Saturday, February 14, 2009

Fairy tale

One of them who came forward looked nothing like the others. She was dressed in white fluff and smelled clean. Her eyes were like a child's. "I'm in need of assistance," she said softly. "I need some help and I think you can help me."

I gave him my satchel and shoes as he asked me, then I shed my clothes as he advised me to do. "Wear this," he said, and he shed his own skin. It fell off in a pile on the soil floor looking like a tablecloth used in my home. When I clothed myself in his skin I no longer smelled like my home or the valley. Instead I became like the men on the mountain. I smelled distinctly foreign. I thanked the man and watched as he dressed himself in my own clothes. He said he would wear them until new skin grew on his back.

The men of the earth hungered for my people's flesh. If I did not provide them with a sacrifice to abate their sorrows, they would take my body and walk amongst my people like one of the undead. They would find ways to sip their lives into their own empty souls.

I fled, I fled so fast that my feet did not feel the ground. Instead they chafed the cold breeze as my heels vibrated like wings of locusts and dragonflies.

A woman with childlike eyes appeared before me. She looked very much like a girl I had seen before but older, and instead of crow black hair she had white hair like snow. "You there, come here. Please help me." I shyed away from her calls. "No, please, you don't understand. My sister is caught in a huntsman's trap and I need someone to help release her." I looked at where she pointed and indeed, there was the girl in wolf form hanging dangerously under a poisoned needle.

I pulled the needle out of where it would cause harm, and happy that I did so.

It looked like an ordinary onion, with a brown papery peel, a smooth, lined, slightly yellowed outer layer. I turned it over and over in my hands, wondering how this vegetable could be of any help to me. "Its juices make all who consume it unable to tell a falsehood for a short period of time. Feed this to one from whom you must extract important and true information from. Use it wisely," the old woman advised. I cupped the onion in my hands as if it were a fragile ornament that would shatter into millions of tiny magical pieces of it were dropped. I knew this powerful bulb would aid me on my journey.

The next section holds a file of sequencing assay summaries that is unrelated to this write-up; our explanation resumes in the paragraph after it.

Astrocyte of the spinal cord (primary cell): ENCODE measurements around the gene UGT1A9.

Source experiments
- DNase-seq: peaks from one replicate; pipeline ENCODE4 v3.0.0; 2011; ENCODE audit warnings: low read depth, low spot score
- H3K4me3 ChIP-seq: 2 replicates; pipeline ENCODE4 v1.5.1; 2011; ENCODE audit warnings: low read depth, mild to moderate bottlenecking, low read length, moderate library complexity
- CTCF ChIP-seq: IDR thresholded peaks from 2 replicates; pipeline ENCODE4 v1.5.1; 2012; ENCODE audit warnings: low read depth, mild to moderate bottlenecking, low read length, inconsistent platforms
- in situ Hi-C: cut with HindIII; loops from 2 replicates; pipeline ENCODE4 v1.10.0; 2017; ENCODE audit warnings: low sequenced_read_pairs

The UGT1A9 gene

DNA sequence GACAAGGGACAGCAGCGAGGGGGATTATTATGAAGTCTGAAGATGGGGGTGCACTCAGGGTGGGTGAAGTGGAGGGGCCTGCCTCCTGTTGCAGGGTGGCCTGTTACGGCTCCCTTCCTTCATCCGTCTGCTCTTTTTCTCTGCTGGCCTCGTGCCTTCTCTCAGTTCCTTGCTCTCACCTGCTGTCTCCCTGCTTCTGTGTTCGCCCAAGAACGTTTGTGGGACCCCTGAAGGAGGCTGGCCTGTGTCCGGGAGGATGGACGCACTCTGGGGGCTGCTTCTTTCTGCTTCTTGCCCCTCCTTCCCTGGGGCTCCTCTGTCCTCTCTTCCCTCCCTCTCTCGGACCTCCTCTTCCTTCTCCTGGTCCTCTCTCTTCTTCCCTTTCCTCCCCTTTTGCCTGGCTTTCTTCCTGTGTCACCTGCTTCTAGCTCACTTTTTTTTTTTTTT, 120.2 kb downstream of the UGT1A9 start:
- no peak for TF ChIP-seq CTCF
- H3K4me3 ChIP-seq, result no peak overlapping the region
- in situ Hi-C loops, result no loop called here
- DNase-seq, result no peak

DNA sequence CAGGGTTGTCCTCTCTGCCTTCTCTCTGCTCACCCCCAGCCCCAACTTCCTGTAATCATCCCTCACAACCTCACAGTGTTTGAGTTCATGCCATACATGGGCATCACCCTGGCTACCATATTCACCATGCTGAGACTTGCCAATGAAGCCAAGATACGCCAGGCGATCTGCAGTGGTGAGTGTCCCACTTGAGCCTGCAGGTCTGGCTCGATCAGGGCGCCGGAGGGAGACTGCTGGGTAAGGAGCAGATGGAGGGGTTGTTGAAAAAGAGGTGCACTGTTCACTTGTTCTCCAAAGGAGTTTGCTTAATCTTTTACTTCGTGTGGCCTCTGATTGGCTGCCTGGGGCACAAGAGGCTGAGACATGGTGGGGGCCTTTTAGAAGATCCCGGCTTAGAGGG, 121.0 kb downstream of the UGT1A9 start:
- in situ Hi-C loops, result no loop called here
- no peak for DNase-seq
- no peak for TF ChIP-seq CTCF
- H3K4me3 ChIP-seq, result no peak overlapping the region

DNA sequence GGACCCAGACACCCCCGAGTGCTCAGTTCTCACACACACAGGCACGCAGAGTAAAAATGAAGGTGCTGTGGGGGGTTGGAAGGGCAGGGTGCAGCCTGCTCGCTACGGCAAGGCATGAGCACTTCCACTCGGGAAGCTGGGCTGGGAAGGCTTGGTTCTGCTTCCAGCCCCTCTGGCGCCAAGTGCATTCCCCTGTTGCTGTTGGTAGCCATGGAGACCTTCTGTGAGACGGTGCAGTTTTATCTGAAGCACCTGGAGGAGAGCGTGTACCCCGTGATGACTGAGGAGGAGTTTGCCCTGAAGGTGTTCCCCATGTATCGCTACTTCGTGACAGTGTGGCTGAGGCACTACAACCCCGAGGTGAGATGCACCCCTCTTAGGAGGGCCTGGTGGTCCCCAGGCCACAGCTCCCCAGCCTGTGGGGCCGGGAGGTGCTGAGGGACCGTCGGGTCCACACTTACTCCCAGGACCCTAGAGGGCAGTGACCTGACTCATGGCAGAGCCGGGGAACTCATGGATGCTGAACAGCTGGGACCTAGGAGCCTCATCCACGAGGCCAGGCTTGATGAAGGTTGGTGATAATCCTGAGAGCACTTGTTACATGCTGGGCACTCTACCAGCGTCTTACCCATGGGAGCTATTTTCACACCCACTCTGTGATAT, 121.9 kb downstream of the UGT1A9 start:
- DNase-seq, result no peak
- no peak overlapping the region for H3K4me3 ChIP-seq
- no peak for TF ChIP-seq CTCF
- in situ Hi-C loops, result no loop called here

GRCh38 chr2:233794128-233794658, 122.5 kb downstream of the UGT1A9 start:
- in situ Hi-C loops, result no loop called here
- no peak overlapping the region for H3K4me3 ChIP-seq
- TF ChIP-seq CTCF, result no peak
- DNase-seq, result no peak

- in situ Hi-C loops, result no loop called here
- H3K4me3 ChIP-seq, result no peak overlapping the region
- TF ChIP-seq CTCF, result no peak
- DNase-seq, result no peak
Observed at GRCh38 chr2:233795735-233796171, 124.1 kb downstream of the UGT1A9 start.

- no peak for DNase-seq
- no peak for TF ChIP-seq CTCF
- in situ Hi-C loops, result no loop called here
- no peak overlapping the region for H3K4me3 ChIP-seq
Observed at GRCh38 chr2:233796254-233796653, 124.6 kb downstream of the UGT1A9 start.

The woman in dragon scales glided up the mountain and vanished in the mists. The needle bade me to follow her snow white hairs that glistened like silver strands of dew.

Then, as I was about to reach the top of the mountain, a giant form appeared before me in the shape of soil. As I came closer to it I realized that it was not a giant form but composed of hundreds of small people from the earth. The mountain had come alive, and it did not want me to pass its presence.

But since I had been given my gift I did not fear what stood in front of me. As his body touched mine if fell to the floor covered in a carpet of needles.

So I began my journey home.

My feet, wearing their newfound bottomed shoes, pressed gently across the soils as not to wake the men clamoring upwards. But I still felt a shadow trail at my footsteps that did not feel like my own. As I walked faster the shadow moved behind me as well, sometimes touching my bare skin with sodden ground.

I watched as my magic needle pricked a hole in the tree trunk large enough for me to hide in. Without knowing where I had gone my pursuer stopped in its search disappeared, leaving behind an abundance of pears for me to take.

"And who are you boy?" Mother asked me. Her weak eyes did not recognize my much-changed face and form. I told her I was her son but she did not believe me. "If you are the son that left so many days ago, and if you are the one who brought back this jade figure of father, then you are the one who will be able to restore him to his normal shape." She flicked her wrist and flung the jade piece at me.

Without hesitance I lifted my pant legs began to dance in father's leather bottomed shoes. The soles breezed across the floor, cutting the mist with rhythmic motions. I then turned the ring on my finger and watched my father rise, soil shedding from his skin. His shaved face and clean hands stood against the paling crowd. This impressed the people who stood before me, as did the fact that my tongue did not bleed from the needle it held.

The earth rumbled and the trees shook, and before the old hag could spit another curse at me, the ground beneath her split in two, swallowing her rickety bones and hollow heart.

As the soil on me continued to turn into gold, the ground of our garden sprouted trees, fruits, and vegetables. My family and I stared in a daze as we watched our land grow rich and the people of the soil draw away.

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